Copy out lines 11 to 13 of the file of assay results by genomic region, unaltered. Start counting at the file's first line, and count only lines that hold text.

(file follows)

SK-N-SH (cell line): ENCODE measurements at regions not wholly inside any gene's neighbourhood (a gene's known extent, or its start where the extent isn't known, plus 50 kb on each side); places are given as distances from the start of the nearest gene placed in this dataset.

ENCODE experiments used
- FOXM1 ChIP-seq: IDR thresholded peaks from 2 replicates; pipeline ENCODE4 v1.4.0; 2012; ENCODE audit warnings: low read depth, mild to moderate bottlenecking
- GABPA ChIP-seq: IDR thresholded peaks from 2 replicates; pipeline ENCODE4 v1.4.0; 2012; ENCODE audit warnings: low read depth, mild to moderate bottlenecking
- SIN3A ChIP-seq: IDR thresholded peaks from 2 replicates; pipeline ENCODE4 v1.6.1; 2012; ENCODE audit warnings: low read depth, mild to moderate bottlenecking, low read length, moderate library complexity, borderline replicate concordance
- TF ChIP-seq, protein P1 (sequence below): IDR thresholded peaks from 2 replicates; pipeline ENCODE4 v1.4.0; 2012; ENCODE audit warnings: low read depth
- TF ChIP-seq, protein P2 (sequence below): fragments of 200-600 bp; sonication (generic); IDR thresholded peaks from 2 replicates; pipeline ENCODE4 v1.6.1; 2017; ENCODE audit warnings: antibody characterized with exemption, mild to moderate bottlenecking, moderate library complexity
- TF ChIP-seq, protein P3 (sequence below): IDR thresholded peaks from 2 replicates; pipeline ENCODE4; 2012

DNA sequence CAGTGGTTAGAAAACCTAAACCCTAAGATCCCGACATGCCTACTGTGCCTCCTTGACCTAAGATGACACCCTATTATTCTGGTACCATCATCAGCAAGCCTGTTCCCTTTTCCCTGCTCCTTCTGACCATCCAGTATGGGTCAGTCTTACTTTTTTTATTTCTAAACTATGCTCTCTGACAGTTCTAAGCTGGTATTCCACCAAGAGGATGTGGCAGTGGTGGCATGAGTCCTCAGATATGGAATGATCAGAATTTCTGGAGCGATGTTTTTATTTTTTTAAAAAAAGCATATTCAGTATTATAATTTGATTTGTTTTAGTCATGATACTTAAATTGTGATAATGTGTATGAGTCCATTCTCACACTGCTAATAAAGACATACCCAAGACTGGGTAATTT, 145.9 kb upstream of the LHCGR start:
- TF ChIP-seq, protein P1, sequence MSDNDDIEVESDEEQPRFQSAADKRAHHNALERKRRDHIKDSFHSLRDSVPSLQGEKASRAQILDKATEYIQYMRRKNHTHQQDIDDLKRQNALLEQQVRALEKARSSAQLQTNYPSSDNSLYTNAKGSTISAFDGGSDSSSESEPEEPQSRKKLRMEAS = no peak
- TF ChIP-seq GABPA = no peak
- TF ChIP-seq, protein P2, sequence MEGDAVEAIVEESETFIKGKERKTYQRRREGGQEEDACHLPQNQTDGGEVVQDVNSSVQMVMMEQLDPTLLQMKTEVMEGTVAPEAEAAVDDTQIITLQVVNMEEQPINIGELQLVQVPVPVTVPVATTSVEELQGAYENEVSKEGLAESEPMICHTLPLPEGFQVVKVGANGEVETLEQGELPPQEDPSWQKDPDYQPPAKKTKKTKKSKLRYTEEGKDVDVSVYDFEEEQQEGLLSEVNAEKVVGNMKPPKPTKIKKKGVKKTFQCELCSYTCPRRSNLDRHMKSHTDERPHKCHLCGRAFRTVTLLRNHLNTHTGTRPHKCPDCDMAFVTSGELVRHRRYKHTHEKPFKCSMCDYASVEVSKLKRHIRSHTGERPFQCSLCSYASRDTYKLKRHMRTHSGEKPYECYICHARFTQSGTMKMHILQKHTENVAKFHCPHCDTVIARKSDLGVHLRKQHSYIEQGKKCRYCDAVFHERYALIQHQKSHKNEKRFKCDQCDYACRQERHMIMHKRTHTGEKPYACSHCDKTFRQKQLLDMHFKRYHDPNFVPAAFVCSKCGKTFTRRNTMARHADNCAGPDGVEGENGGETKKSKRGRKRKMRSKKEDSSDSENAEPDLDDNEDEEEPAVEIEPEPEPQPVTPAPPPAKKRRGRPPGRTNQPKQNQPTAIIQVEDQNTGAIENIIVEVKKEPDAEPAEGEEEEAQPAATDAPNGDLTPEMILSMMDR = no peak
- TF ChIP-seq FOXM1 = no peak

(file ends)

- TF ChIP-seq GABPA = no peak
- TF ChIP-seq, protein P2, sequence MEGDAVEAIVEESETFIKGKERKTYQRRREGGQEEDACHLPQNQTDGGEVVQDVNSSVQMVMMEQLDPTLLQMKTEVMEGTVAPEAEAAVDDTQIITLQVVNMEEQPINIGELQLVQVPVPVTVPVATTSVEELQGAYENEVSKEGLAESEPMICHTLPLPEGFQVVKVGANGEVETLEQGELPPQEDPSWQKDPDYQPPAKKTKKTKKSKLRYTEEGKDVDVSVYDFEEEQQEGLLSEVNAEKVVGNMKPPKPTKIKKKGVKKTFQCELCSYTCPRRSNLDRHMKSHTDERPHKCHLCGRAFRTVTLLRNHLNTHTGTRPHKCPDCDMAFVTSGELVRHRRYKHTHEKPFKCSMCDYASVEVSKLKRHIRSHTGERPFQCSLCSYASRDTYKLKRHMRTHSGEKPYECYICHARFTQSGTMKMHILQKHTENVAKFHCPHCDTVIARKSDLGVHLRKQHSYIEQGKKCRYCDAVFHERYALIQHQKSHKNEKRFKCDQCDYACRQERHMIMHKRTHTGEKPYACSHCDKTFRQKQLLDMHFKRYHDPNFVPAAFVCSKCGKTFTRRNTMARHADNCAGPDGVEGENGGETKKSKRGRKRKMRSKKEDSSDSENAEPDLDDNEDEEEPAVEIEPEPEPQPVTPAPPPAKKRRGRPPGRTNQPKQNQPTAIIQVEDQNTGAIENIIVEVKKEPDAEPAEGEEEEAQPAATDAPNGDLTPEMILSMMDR = no peak
- TF ChIP-seq FOXM1 = no peak